Through her over 40 years of experience working in the health care field, Black learned first-hand about the importance of high-quality care and the obstacles faced by patients, health care providers and employers. Black’s real world experiences as a nurse have uniquely positioned her as a credible and effective leader on health care policy in Congress. She is focused on dismantling the president’s health care law and advancing true market-based, patient-centered reforms that will bring down the rising cost of care by increasing private sector competition and consumer choice. In the 112th Congress, Black was the first member of Congress to have legislation signed into law that repeals a health care provision in Obamacare, which saved taxpayers $13 billion dollars.

Black is also a member of the House Budget Committee, and a co-author of the 2014 Path to Prosperity budget, which balances the federal budget within ten years, reduces federal spending by $4.6 trillion, saves Medicare for future generations and promotes private sector economic growth. Black is a firm believer that getting America’s fiscal house in order also requires serious reforms of the broken Congressional Budget process. That is why she introduced the Legally Binding Budget Act, H.R. 1868, and has been a leading advocate for initiatives such as the Balanced Budget Amendment to the Constitution and the No Budget, No Pay Act, H.R. 325, which withholds pay from Congress if an annual budget is not passed by the legal deadline.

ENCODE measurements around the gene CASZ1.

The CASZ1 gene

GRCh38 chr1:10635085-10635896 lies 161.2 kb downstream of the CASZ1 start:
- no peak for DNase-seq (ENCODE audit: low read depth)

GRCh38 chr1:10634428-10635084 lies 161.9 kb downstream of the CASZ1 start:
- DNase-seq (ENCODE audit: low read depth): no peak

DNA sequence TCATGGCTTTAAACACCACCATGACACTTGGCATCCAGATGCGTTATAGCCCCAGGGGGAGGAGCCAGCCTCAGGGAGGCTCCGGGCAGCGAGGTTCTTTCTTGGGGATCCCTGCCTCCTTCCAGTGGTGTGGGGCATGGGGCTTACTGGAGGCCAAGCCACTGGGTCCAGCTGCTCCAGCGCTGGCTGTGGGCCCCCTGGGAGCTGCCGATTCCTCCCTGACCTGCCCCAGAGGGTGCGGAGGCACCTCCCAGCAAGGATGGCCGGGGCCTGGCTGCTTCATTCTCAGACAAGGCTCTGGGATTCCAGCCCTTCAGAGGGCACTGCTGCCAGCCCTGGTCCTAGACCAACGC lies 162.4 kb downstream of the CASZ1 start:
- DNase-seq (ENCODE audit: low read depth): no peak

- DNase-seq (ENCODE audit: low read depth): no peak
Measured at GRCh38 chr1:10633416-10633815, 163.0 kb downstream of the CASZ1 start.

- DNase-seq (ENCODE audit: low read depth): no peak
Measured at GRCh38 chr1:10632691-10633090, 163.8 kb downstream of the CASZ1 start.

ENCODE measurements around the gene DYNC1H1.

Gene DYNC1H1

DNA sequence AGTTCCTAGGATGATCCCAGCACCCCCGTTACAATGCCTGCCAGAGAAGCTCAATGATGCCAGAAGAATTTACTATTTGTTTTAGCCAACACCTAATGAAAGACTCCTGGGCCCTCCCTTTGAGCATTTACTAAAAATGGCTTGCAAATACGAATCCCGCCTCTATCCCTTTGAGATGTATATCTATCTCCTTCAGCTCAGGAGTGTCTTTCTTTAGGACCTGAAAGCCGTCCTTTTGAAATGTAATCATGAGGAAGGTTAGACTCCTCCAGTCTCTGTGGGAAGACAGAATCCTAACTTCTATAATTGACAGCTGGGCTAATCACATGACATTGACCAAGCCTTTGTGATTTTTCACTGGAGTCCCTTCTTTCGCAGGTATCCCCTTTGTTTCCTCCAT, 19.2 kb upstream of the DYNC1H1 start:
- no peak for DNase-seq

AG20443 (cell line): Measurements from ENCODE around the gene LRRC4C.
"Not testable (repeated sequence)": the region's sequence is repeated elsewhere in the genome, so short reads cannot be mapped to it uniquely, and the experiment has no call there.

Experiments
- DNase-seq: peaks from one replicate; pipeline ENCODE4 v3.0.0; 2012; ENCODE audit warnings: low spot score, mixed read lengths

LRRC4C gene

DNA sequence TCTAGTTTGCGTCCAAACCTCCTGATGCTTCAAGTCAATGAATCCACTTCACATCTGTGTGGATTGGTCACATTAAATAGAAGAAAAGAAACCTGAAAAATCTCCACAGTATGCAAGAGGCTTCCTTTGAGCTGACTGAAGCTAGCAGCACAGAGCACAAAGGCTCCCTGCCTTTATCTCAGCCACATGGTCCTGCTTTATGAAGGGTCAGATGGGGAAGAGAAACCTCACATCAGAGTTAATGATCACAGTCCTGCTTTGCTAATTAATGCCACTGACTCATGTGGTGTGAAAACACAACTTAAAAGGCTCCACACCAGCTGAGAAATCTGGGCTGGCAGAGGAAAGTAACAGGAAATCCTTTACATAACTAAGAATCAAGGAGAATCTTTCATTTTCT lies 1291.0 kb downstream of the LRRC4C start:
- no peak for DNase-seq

In October 2013, following the Senate Democrats’ first budget agreement in four years, Black was appointed to serve on the bicameral budget conference committee which seeks to reconcile differences between the House and Senate budget proposals. As one of only four House Republican conferees, Black will play an integral role in the ongoing negotiations to reduce the nation’s deficit and restore regular order to the budgetary process.

Building off her work in the Tennessee legislature as a pro-life leader, Black has continued to fight for the rights of the unborn. Her first piece of legislation in the 113th Congress, H.R. 217, would block any Title X federal funding from going to organizations that perform abortions, such as Planned Parenthood. Black is also the sponsor of the Health Care Conscience Rights Act, H.R. 940, legislation that would protect the religious freedom of health care providers who refuse to perform abortions and offers full exemption from the Health and Human Services (HHS) employee healthcare mandate that requires coverage for abortion inducing drugs.

Black and her husband of over 30 years, Dr. David Black have three grown children and six grandchildren.  They live in Gallatin and attend Community Church in Hendersonville.

Full Biography- U.S. Congressman Diane Black Website, http://black.house.gov

18 Nov

Affordable Care Act: What Does it Mean for Business?

By: Chris C. Owens